Book Review: Illegal Alien by Mike Tucker & Robert Perry
Being that it was just on the top of my pile of assorted Doctor Who books, I dove right into Illegal Alien without so much as reading the blurb on the back. I had no idea what I was getting into, and didn’t do any of my usual research into the reception to the novel or anything else before giving it a read. As it turns out, I found Illegal Alien to be a deeply enjoyable novel that is a cut above the average Doctor Who tie-in.
Mike Tucker and Robert Perry, the writers of the novel, are known for having written a whole slew of Doctor Who novels. Although several of them have been written as a duo, they have also have written a few by themselves. If my research is correct, Illegal Alien is based on a proposed Season 27 script that never had a chance to be made. Whether this means it will eventually be adapted as a part of the Lost Stories audio line remains to be seen, but the quality of this novel is so high that I don’t think it needs to be adapted into any other form.
Tucker and Perry capture the feeling of an old hard-boiled detective story, with every bit of echoing of any number of Humphrey Bogart movies. The setting is London in 1940 during the Blitzkrieg, and McBride is an ex-patriot American detective who sits in his office drinking whiskey while he watches the bombs fall. The narrative brilliantly establishes the mood right away, and I knew from the end of the first chapter I was going to enjoy it.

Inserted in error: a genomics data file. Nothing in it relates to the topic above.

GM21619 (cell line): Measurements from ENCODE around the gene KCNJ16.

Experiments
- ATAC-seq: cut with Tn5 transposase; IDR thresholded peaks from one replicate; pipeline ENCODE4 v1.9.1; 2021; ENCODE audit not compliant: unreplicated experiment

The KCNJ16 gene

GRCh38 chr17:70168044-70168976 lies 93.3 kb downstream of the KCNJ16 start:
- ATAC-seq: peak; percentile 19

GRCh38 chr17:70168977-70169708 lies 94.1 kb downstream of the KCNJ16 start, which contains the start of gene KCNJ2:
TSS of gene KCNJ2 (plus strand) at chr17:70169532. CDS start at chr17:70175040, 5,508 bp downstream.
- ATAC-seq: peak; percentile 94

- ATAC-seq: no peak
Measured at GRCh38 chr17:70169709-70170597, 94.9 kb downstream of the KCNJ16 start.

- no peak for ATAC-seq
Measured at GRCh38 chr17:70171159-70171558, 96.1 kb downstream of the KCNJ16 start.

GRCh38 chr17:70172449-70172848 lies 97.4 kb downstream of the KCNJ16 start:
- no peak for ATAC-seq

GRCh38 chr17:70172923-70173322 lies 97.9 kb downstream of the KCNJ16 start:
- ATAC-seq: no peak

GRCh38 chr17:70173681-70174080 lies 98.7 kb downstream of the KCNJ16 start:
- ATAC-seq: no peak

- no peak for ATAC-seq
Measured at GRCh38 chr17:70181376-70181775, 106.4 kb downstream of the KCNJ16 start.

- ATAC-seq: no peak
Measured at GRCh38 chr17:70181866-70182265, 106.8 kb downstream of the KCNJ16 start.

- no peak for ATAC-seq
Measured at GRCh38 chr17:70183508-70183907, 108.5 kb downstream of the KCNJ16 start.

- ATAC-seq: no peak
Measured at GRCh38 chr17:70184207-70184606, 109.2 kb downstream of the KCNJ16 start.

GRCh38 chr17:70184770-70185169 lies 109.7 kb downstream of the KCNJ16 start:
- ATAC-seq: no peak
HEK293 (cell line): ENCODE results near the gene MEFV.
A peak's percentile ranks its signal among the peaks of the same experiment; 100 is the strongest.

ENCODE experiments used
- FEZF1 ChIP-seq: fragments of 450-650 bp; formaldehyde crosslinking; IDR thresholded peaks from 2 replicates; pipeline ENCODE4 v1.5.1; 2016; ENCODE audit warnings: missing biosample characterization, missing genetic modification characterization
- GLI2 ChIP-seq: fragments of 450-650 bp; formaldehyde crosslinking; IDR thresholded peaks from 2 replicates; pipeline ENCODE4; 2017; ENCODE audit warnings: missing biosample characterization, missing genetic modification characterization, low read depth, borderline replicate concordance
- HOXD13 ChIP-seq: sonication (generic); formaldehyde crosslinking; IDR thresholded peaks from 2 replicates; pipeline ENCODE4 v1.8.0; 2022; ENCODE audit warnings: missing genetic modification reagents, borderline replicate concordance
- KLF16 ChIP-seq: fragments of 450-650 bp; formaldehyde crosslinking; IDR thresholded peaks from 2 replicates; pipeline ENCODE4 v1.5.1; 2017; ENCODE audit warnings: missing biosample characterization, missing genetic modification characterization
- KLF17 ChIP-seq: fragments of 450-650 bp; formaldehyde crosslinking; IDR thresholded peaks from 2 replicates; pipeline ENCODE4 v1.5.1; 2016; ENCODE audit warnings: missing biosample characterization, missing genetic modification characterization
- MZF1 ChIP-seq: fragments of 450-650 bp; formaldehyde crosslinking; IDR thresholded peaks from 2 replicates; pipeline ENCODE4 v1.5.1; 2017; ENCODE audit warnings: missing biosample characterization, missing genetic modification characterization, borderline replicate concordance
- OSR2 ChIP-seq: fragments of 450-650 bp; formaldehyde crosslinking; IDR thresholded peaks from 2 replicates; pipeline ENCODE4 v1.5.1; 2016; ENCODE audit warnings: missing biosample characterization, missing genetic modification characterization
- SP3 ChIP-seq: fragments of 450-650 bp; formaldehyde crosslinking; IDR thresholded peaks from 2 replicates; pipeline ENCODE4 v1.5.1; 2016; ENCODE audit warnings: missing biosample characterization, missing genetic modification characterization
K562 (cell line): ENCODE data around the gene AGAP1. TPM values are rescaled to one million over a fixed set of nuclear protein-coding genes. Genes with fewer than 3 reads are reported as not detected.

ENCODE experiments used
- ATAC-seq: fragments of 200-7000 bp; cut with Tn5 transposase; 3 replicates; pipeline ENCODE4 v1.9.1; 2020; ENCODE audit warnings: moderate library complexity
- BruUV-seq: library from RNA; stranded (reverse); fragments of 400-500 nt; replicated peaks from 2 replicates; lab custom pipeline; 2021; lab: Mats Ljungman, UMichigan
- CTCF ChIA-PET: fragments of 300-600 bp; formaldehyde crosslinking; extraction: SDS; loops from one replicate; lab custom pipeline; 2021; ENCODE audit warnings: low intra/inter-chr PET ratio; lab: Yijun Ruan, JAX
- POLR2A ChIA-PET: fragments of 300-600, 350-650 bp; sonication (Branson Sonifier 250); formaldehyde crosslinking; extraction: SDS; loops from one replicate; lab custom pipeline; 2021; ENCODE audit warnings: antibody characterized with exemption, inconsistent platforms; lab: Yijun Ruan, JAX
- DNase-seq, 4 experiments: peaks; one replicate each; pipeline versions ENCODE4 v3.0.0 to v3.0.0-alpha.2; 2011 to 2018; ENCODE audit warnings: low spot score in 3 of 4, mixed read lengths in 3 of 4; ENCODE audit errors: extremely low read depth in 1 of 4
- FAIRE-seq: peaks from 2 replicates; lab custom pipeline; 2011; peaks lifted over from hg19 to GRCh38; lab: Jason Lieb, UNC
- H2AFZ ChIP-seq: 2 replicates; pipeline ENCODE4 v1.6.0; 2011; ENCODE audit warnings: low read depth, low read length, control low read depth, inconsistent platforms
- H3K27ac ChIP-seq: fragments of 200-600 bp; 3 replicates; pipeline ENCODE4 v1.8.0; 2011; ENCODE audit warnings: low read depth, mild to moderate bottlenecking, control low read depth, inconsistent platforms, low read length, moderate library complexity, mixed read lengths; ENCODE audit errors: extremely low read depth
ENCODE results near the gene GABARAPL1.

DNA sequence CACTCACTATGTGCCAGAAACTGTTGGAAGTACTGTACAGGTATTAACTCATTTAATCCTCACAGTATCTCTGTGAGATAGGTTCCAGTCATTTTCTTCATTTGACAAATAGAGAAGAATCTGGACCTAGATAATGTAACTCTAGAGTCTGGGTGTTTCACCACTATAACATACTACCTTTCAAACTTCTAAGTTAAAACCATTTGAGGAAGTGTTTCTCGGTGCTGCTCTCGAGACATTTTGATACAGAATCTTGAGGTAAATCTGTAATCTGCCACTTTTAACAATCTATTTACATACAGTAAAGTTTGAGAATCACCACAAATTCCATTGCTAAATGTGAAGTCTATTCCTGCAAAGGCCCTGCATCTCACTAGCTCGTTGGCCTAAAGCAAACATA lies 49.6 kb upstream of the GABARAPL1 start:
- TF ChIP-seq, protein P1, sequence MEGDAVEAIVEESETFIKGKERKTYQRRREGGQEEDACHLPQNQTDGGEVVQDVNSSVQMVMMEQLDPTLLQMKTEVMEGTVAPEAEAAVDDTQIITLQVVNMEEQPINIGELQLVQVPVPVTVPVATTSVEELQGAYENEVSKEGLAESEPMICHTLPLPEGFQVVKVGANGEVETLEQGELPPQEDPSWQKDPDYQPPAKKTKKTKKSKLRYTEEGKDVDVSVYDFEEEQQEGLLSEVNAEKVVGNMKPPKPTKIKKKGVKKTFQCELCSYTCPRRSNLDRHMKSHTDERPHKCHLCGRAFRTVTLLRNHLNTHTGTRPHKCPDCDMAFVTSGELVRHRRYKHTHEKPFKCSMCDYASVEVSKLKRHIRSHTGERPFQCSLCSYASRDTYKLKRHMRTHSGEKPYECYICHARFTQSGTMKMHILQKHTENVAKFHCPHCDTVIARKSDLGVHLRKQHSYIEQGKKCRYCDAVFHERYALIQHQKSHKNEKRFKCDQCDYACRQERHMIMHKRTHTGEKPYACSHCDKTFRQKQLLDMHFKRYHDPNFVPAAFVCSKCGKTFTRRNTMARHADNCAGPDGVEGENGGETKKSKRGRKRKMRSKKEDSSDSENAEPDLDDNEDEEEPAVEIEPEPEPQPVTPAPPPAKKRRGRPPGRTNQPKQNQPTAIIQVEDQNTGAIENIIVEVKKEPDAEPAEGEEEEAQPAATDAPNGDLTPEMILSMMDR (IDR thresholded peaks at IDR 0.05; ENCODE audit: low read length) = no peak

An alien ship crash lands, and everyone is convinced that it is the work of Nazi scientists. Of course, the Doctor and Ace show up to tell everyone otherwise, and in the meantime get thrust into a plot that involves Cybermen and Nazis trying to cause a bit of trouble for both the Doctor and Ace. Unfortunately, despite a few moments of typical bad-assery, Ace spends the majority of the story getting captured and getting out just in time to be retained again, but both characters are very brilliantly written.
There is some padding here and there, and a good 30 or so pages of trimming could have made this a bit better. Perhaps one of the various companion-in-peril chapters could have been trimmed, but this is a minor qualm. Tucker and Perry write the Seventh Doctor picture perfectly, and they create supporting characters that are not only believable, but mostly likable. There are a few twists here and there that do a good job of holding interest while moving the plot along. There isn’t a lot here in terms of great canon or anything so drastic as that, but it is a deeply enjoyable romp. A really solid Cyberman story that I could see myself revisiting down the line.
Edit Note: On thinking about the story some more, I’ve decided to boost the rating from a B+ to an A-. I couldn’t justify this novel not having an A in front of it, despite the very minor issues.